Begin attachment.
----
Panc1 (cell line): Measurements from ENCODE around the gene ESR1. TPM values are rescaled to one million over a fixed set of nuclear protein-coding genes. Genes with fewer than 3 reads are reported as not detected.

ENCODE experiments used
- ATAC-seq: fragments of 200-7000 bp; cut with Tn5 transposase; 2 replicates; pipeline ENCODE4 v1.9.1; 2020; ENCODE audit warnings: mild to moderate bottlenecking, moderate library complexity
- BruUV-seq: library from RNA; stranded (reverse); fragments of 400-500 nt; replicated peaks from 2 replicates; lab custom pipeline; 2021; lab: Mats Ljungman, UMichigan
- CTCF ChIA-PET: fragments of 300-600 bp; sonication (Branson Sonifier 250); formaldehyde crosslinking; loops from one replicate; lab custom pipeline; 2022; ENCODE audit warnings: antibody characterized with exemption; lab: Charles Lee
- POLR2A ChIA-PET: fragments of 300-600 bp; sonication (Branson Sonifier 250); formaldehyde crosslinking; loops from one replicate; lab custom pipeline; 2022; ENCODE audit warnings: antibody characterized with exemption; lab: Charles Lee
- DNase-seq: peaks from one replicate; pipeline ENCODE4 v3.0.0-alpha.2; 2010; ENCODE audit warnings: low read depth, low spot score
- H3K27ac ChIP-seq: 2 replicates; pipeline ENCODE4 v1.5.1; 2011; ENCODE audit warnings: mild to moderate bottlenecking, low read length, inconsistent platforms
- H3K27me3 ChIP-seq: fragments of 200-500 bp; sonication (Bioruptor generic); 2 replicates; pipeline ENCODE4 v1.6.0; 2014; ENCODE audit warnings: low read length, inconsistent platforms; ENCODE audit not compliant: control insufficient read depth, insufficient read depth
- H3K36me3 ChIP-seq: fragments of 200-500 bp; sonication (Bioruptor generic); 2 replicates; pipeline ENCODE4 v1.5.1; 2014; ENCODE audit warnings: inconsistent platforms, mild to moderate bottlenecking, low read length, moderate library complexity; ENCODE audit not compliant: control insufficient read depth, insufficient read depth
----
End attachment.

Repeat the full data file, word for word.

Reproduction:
Panc1 (cell line): Measurements from ENCODE around the gene ESR1. TPM values are rescaled to one million over a fixed set of nuclear protein-coding genes. Genes with fewer than 3 reads are reported as not detected.

ENCODE experiments used
- ATAC-seq: fragments of 200-7000 bp; cut with Tn5 transposase; 2 replicates; pipeline ENCODE4 v1.9.1; 2020; ENCODE audit warnings: mild to moderate bottlenecking, moderate library complexity
- BruUV-seq: library from RNA; stranded (reverse); fragments of 400-500 nt; replicated peaks from 2 replicates; lab custom pipeline; 2021; lab: Mats Ljungman, UMichigan
- CTCF ChIA-PET: fragments of 300-600 bp; sonication (Branson Sonifier 250); formaldehyde crosslinking; loops from one replicate; lab custom pipeline; 2022; ENCODE audit warnings: antibody characterized with exemption; lab: Charles Lee
- POLR2A ChIA-PET: fragments of 300-600 bp; sonication (Branson Sonifier 250); formaldehyde crosslinking; loops from one replicate; lab custom pipeline; 2022; ENCODE audit warnings: antibody characterized with exemption; lab: Charles Lee
- DNase-seq: peaks from one replicate; pipeline ENCODE4 v3.0.0-alpha.2; 2010; ENCODE audit warnings: low read depth, low spot score
- H3K27ac ChIP-seq: 2 replicates; pipeline ENCODE4 v1.5.1; 2011; ENCODE audit warnings: mild to moderate bottlenecking, low read length, inconsistent platforms
- H3K27me3 ChIP-seq: fragments of 200-500 bp; sonication (Bioruptor generic); 2 replicates; pipeline ENCODE4 v1.6.0; 2014; ENCODE audit warnings: low read length, inconsistent platforms; ENCODE audit not compliant: control insufficient read depth, insufficient read depth
- H3K36me3 ChIP-seq: fragments of 200-500 bp; sonication (Bioruptor generic); 2 replicates; pipeline ENCODE4 v1.5.1; 2014; ENCODE audit warnings: inconsistent platforms, mild to moderate bottlenecking, low read length, moderate library complexity; ENCODE audit not compliant: control insufficient read depth, insufficient read depth